Drought by Pam Bachorz
released: January 25th, 2011
hardcover, 400 pages
intended audience: Young adult
source: from publicist for review
description:Ruby Prosser dreams of escaping the Congregation and the early-nineteenth century lifestyle that’s been practiced since the community was first enslaved.
She plots to escape the vicious Darwin West, his cruel Overseers, and the daily struggle to gather the life-prolonging Water that keeps the Congregants alive and gives Darwin his wealth and power. But if Ruby leaves, the Congregation will die without the secret ingredient that makes the Water special: her blood.
So she stays.
But when Ruby meets Ford, the new Overseer who seems barely older than herself, her desire for freedom is too strong. He’s sympathetic, irresistible, forbidden—and her only access to the modern world. Escape with Ford would be so simple, but can Ruby risk the terrible price, dooming the only world she’s ever known?
Review: This was no easy read. It wasn't easy and it wasn't fun reading. The pace was slow and careful, almost like the author's intention was to make her readers feel the same tediousness that the congregants felt gathering water from leaves day after day. Ruby and the congregants were forced to gather water with small pewter cups and spoons from the leaves of forest plants day in and day out. They were starved and not allowed any water or food unless he was happy with the amount of water they gathered. If they didn't reach a specified daily quota, they were beaten by their captor, Darwin West. Ruby's blood has healing properties, so after her mother takes the beatings for the entire congregation, she heals her. It's an ugly violent cycle---and while that's hard enough to read about, it takes up a good part of the first hundred pages of the story. It took me awhile to get through it.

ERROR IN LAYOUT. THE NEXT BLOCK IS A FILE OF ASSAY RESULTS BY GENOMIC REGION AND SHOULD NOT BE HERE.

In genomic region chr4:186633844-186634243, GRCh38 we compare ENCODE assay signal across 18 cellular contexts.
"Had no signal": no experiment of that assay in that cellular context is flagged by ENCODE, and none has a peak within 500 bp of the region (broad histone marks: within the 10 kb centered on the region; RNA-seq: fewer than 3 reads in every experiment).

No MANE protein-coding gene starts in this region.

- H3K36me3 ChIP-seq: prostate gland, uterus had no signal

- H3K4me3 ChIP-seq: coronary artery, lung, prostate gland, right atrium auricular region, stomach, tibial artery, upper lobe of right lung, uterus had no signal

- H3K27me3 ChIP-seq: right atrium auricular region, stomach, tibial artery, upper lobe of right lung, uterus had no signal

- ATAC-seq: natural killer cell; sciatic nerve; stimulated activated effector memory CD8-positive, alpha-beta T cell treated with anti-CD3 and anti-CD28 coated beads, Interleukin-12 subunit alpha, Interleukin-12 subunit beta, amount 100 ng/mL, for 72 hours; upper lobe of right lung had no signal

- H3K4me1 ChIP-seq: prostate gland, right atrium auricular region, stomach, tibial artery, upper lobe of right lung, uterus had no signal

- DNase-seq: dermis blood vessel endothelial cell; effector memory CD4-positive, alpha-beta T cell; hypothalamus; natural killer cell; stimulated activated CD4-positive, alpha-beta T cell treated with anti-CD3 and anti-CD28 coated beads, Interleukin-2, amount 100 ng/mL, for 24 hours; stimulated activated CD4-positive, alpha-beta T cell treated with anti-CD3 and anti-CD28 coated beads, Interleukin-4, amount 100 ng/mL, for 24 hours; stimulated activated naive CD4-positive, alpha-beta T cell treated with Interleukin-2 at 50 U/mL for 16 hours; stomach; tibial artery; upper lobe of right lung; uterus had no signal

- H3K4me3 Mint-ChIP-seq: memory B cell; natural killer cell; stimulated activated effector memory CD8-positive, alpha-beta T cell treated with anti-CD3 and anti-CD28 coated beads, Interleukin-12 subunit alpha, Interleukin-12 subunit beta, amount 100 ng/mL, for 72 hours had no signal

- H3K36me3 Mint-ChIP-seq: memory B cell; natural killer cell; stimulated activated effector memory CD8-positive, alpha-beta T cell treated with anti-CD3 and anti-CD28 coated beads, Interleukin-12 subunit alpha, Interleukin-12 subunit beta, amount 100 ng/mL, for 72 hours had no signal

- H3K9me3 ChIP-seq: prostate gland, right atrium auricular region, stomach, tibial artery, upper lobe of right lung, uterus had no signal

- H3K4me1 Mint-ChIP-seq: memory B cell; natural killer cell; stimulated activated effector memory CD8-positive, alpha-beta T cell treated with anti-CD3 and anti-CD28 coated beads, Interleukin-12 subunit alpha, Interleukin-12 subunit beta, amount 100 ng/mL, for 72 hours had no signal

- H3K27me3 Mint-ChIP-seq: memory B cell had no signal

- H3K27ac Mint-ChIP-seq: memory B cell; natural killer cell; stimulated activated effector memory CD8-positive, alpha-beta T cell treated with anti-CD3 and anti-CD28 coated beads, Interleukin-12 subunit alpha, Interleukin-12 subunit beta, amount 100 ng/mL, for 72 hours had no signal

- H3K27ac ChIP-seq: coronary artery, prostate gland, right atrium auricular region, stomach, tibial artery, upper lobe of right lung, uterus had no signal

While it was hard to connect with any of the characters because of the bizarre cult mentality, it was also fascinating to read about people who are so overtaken by their beliefs that they give no thought to their own well being. Ruby's father, Otto had mystically healing blood as well, which brought them all together as his followers. Between the blood that Otto left them in vials before disappearing and Ruby's blood, they have kept their people alive for 200 years. The congregants endure a life of slavery, torture and near starvation because they are awaiting Otto's return. They tell themselves that this is what Otto wanted, for them to live this way until he returns to save them. It was a little hard to grasp, but then again, I've seen they way a cult belief can completely take over a person's mind.
Throughout the story, you get little glimpses of hope as Ruby makes plans to fight and free her people and I was glad and not surprised that it ended the way it did. The climax was quite gripping. I see it as a mark of the author's excellent writing that I closed this book each night with a feeling of complete emotional despair for it's character's plight.
If you decide to take this one on, prepare yourself for a very intense and emotionally draining ride.
Visit Pam Bachorz's site here.
Purchase Drought at: Amazon • BN.com • BookDepository